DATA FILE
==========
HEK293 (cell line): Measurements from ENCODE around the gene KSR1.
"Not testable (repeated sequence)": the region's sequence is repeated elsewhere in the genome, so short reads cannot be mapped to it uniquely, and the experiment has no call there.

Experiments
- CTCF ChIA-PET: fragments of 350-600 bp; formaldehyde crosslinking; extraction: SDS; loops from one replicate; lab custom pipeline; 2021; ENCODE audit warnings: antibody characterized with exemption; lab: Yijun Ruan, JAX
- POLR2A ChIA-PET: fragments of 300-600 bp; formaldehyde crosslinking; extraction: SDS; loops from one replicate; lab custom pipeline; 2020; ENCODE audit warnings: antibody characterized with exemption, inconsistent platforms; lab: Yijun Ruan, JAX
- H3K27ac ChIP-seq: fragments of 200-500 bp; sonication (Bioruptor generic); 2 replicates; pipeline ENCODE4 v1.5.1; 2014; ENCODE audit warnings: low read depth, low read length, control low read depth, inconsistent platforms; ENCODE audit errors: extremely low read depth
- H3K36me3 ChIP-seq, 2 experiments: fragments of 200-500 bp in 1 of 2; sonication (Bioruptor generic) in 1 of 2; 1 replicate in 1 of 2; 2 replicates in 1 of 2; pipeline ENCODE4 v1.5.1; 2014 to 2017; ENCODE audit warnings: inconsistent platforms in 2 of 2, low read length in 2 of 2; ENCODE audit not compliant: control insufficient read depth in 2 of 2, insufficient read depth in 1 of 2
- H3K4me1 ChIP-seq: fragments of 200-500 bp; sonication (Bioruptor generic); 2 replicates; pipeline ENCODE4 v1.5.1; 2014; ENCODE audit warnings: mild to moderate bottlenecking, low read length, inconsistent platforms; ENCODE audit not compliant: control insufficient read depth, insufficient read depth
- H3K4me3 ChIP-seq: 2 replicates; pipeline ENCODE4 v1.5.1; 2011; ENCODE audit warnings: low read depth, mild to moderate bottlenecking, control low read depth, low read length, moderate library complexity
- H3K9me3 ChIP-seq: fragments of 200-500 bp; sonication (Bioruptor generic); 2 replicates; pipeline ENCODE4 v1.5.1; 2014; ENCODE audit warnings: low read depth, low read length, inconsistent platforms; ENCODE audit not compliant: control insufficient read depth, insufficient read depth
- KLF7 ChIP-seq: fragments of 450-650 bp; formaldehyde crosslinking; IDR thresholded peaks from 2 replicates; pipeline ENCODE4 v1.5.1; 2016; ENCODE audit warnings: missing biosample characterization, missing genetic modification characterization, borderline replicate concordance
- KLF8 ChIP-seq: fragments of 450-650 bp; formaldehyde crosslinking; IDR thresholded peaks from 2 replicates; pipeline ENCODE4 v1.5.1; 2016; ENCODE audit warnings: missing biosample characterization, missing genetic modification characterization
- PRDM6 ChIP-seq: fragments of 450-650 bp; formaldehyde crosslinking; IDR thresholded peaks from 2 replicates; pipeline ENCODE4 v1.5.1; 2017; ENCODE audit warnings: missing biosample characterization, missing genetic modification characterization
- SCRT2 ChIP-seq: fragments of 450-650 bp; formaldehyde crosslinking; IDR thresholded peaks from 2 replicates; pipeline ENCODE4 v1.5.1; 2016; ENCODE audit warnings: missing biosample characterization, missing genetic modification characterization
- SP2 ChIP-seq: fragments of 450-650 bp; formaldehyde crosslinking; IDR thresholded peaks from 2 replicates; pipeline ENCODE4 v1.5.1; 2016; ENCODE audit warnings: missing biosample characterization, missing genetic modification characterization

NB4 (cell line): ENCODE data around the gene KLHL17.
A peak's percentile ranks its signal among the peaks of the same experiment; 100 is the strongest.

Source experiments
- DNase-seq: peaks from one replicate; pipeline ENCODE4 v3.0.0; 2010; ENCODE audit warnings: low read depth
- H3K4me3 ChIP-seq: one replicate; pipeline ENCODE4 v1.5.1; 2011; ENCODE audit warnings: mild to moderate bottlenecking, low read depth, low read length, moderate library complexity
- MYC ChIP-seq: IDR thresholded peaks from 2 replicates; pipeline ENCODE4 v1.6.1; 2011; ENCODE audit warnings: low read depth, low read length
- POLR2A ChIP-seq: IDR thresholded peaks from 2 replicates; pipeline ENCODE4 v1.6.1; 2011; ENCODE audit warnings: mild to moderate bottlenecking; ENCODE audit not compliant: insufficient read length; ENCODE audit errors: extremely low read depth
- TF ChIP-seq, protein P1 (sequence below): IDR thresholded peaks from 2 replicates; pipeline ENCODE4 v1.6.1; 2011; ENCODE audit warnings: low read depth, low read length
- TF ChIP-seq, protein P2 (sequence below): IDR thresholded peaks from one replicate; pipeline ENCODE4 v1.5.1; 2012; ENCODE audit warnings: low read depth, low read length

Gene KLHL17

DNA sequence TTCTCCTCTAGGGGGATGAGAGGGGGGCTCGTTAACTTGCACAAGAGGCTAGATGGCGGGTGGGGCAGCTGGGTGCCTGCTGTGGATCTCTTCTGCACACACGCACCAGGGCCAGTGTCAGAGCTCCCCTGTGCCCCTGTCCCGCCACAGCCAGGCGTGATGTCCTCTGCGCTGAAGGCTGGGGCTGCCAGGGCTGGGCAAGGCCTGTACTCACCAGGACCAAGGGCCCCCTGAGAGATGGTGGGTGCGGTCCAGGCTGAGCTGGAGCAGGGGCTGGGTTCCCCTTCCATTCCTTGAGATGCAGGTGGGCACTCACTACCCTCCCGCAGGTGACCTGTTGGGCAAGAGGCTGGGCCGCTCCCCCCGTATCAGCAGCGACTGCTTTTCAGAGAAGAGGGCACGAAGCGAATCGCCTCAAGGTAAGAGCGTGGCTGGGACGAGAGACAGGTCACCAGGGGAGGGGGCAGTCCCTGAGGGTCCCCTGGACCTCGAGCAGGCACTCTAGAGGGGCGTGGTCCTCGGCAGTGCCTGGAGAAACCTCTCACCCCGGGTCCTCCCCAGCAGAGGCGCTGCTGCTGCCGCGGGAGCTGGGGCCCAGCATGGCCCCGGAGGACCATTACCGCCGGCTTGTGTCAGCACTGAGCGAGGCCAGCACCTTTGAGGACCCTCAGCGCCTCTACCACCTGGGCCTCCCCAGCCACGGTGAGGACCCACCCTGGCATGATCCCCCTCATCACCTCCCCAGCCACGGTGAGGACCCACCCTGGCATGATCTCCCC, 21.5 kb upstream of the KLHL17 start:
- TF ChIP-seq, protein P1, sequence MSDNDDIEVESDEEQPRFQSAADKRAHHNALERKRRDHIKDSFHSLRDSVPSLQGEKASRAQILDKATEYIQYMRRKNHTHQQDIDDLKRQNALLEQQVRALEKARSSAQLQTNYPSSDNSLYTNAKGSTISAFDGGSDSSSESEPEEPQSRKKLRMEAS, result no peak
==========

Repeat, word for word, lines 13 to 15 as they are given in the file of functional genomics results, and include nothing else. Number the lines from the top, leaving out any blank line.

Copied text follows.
- PRDM6 ChIP-seq: fragments of 450-650 bp; formaldehyde crosslinking; IDR thresholded peaks from 2 replicates; pipeline ENCODE4 v1.5.1; 2017; ENCODE audit warnings: missing biosample characterization, missing genetic modification characterization
- SCRT2 ChIP-seq: fragments of 450-650 bp; formaldehyde crosslinking; IDR thresholded peaks from 2 replicates; pipeline ENCODE4 v1.5.1; 2016; ENCODE audit warnings: missing biosample characterization, missing genetic modification characterization
- SP2 ChIP-seq: fragments of 450-650 bp; formaldehyde crosslinking; IDR thresholded peaks from 2 replicates; pipeline ENCODE4 v1.5.1; 2016; ENCODE audit warnings: missing biosample characterization, missing genetic modification characterization